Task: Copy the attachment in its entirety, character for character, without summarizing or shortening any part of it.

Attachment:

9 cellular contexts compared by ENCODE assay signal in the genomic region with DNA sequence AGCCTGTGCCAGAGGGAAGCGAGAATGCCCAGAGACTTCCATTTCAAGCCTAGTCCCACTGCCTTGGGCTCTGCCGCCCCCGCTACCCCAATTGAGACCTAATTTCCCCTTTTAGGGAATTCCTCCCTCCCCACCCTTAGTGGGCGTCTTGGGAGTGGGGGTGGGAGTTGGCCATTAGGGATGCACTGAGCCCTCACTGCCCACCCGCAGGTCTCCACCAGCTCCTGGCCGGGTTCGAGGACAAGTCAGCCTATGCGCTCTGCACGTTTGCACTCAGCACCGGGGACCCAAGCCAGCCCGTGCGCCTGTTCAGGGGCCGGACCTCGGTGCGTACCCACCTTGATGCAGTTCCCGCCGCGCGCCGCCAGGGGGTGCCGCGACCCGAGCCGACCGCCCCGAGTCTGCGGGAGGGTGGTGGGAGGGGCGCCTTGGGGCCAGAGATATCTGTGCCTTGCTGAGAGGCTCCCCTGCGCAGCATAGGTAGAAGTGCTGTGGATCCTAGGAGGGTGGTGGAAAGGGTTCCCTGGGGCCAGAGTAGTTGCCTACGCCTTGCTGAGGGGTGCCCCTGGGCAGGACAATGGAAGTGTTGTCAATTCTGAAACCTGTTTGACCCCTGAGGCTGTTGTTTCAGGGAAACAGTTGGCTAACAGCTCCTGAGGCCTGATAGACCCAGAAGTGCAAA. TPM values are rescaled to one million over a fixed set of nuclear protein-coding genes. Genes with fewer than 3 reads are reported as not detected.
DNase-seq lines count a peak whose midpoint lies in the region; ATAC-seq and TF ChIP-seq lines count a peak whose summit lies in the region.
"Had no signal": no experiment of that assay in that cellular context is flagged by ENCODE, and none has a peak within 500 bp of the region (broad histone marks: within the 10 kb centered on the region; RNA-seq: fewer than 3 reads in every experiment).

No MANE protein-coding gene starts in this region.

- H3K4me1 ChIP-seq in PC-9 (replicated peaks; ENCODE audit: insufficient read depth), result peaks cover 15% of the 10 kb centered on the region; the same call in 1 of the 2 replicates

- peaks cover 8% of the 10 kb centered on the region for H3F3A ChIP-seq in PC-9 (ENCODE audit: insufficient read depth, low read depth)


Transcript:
9 cellular contexts compared by ENCODE assay signal in the genomic region with DNA sequence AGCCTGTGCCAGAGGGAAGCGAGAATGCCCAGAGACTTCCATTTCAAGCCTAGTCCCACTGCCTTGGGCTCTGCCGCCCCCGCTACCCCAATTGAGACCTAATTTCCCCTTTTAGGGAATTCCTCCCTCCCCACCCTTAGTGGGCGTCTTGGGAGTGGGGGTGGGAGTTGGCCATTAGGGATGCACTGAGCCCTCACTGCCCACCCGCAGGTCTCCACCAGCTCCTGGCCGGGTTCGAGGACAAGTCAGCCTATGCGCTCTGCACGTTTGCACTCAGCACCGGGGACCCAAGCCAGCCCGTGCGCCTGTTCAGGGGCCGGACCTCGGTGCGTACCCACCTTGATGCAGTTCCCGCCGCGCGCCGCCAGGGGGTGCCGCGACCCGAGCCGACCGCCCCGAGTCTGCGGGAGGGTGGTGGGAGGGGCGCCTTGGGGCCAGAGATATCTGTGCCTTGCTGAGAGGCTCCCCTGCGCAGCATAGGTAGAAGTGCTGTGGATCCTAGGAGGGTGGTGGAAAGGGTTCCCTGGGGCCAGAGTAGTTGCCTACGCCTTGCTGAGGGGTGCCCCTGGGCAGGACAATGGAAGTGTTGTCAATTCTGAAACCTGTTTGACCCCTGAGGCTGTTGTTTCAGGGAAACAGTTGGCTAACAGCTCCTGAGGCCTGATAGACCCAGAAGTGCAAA. TPM values are rescaled to one million over a fixed set of nuclear protein-coding genes. Genes with fewer than 3 reads are reported as not detected.
DNase-seq lines count a peak whose midpoint lies in the region; ATAC-seq and TF ChIP-seq lines count a peak whose summit lies in the region.
"Had no signal": no experiment of that assay in that cellular context is flagged by ENCODE, and none has a peak within 500 bp of the region (broad histone marks: within the 10 kb centered on the region; RNA-seq: fewer than 3 reads in every experiment).

No MANE protein-coding gene starts in this region.

- H3K4me1 ChIP-seq in PC-9 (replicated peaks; ENCODE audit: insufficient read depth), result peaks cover 15% of the 10 kb centered on the region; the same call in 1 of the 2 replicates

- peaks cover 8% of the 10 kb centered on the region for H3F3A ChIP-seq in PC-9 (ENCODE audit: insufficient read depth, low read depth)